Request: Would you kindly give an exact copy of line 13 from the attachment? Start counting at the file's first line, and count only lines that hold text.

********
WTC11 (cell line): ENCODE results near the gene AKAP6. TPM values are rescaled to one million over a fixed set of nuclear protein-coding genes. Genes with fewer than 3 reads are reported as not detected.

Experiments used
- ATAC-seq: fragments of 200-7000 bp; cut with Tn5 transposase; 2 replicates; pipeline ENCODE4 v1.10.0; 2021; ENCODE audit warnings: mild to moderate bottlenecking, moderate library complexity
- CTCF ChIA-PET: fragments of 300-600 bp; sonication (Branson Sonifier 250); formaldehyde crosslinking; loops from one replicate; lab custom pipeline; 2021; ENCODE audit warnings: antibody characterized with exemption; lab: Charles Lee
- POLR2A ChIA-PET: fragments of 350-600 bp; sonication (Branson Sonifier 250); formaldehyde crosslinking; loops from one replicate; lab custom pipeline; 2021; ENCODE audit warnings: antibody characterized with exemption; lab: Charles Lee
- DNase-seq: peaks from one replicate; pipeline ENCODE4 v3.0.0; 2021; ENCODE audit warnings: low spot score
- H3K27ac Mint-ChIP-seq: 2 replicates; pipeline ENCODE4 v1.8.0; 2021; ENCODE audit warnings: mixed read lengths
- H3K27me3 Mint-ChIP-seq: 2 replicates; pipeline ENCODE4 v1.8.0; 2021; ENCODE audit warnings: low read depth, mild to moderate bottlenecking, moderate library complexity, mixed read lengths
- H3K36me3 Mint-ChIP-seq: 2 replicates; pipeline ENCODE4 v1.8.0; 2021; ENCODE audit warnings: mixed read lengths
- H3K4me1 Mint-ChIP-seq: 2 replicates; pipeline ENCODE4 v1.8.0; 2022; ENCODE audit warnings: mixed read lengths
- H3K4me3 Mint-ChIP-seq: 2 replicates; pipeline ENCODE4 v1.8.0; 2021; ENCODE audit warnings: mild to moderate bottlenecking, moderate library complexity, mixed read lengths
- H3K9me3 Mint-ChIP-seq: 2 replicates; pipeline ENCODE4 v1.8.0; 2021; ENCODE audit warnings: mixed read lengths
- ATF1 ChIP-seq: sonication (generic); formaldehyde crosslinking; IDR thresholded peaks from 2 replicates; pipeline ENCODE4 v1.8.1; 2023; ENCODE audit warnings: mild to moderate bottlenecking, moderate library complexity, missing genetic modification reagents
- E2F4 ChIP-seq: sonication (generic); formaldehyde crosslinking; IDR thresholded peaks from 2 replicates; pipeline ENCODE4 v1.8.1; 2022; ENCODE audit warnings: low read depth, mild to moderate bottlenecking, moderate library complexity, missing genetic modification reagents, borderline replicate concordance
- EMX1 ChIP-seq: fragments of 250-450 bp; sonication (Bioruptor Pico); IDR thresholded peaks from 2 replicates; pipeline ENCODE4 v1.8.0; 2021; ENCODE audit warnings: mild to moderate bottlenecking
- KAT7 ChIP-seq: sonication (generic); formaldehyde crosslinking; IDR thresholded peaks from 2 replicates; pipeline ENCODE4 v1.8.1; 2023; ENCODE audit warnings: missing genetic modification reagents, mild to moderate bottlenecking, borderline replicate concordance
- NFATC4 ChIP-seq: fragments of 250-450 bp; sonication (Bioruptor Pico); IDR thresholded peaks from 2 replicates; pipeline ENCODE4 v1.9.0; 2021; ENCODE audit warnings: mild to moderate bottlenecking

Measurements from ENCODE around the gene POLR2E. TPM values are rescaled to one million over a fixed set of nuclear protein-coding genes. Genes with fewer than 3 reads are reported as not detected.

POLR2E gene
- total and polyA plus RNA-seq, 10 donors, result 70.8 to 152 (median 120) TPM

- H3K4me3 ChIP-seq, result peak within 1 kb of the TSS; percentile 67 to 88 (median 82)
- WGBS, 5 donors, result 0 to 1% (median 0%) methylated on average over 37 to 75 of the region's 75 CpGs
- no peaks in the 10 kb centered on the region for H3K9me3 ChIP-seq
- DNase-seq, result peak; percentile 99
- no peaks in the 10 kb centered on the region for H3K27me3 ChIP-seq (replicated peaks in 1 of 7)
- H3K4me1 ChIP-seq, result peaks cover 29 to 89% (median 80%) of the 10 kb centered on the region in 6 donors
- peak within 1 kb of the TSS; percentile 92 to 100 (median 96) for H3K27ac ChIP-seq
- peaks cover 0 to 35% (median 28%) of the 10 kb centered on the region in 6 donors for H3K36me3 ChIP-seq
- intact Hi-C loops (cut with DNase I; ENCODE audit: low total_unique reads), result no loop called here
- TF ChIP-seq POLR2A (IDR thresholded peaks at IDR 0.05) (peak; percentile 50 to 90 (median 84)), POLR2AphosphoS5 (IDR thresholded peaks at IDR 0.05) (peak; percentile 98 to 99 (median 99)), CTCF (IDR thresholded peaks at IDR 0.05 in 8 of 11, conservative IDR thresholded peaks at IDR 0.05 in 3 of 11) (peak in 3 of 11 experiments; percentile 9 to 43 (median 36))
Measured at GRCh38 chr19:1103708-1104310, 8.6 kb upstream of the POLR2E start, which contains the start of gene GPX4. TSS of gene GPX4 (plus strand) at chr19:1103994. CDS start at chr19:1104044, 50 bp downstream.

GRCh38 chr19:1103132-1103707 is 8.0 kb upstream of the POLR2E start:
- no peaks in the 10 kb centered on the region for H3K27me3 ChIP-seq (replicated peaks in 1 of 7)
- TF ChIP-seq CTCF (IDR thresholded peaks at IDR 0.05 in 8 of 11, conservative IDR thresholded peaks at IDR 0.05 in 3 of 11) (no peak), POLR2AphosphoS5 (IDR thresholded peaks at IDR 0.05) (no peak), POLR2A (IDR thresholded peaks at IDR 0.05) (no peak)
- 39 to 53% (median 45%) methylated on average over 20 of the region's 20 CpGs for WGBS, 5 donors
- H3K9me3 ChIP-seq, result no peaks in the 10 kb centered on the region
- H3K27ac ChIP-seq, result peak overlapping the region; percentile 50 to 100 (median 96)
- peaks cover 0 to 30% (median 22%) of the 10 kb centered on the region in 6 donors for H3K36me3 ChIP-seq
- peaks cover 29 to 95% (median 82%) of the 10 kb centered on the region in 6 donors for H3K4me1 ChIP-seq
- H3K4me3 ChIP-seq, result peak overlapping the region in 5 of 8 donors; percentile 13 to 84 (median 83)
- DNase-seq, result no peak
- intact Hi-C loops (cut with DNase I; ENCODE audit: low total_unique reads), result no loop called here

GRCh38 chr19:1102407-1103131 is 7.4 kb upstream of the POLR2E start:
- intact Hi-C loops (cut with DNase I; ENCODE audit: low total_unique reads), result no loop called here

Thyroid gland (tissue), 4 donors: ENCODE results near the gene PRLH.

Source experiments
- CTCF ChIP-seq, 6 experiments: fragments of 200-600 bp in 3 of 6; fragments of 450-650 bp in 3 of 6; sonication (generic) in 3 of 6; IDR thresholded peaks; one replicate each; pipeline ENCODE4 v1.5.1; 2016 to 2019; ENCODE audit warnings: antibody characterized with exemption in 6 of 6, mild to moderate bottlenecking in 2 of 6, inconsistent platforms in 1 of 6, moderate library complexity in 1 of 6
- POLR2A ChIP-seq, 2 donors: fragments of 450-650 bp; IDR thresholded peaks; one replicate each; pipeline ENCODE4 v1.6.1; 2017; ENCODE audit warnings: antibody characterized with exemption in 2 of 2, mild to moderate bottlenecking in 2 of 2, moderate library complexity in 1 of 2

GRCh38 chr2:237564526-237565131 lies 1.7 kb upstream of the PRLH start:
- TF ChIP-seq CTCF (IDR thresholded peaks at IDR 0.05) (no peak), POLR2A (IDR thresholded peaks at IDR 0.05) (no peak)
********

- ATF1 ChIP-seq: sonication (generic); formaldehyde crosslinking; IDR thresholded peaks from 2 replicates; pipeline ENCODE4 v1.8.1; 2023; ENCODE audit warnings: mild to moderate bottlenecking, moderate library complexity, missing genetic modification reagents